Eatery dishes out classic recipesA La Carte
January 28, 2018
Story By: Maria Kanai | Photos by: ANTHONY CONSILLIO
It’s clear that family-owned restaurant Shiro’s Saimin Haven doesn’t cut corners with its food. This local staple has served its classic Hawaiian dishes with the same care and attention to detail since it first opened in 1969.
Bryce Fujimoto, vice president of Shiro’s, shares a few customer favorites, like Oxtail Soup ($15.50). This humble dish is elevated with a generous amount of premium oxtail bones. “We use large pieces of oxtail bones with a good amount of meat on them, and we cook them long enough (so) that the bones fall apart,” says Fujimoto. The soup has a multi-step process that takes almost half a day. Bones are simmered for hours in the first batch, then the water is discarded and the second batch of broth is used for the actual soup.
Spicy Beef Saimin ($10.05) also is another favorite, perfect for cooler weather. It has a spicy, chili oil base, with wontons, vegetables, char siu and green onions. The beef is hand-cut at the restaurant and marinated in a sweet-and-spicy sauce for depth and flavor.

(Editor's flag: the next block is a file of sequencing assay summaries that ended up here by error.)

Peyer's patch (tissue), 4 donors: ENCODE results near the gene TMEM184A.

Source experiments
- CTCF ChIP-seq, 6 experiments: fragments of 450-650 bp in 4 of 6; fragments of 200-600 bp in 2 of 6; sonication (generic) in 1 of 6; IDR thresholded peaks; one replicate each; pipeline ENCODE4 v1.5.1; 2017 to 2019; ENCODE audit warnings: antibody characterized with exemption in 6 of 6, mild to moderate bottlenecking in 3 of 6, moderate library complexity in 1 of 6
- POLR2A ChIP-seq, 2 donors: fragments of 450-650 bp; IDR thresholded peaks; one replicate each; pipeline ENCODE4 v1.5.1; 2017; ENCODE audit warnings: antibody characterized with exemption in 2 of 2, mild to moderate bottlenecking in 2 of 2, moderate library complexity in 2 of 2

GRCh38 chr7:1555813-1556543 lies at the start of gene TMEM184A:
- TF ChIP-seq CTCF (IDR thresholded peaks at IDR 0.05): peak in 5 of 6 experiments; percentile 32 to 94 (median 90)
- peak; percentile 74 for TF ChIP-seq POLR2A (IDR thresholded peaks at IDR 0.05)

Fujimoto says the Hawaiian plate ($11.45) is offered only on Fridays and occasionally Saturdays, depending on supplies. It comes with lau lau, chicken long rice, lomi salmon, and white or brown rice. Customers also can replace one scoop of rice with poi for a total price of $12.05. The lau lau is made in-house using wetland taro leaves sourced from Wong’s Farm and cured pork butt, pork belly and a small amount of butterfish.
Shiro’s has two locations, one in Waimalu and another in Ewa Beach. “It’s been cold weather recently, so we want everyone to know that you don’t have to go into town if you’re on the west side — swing by our Ewa Beach location to enjoy our famous saimin,” says Fujimoto.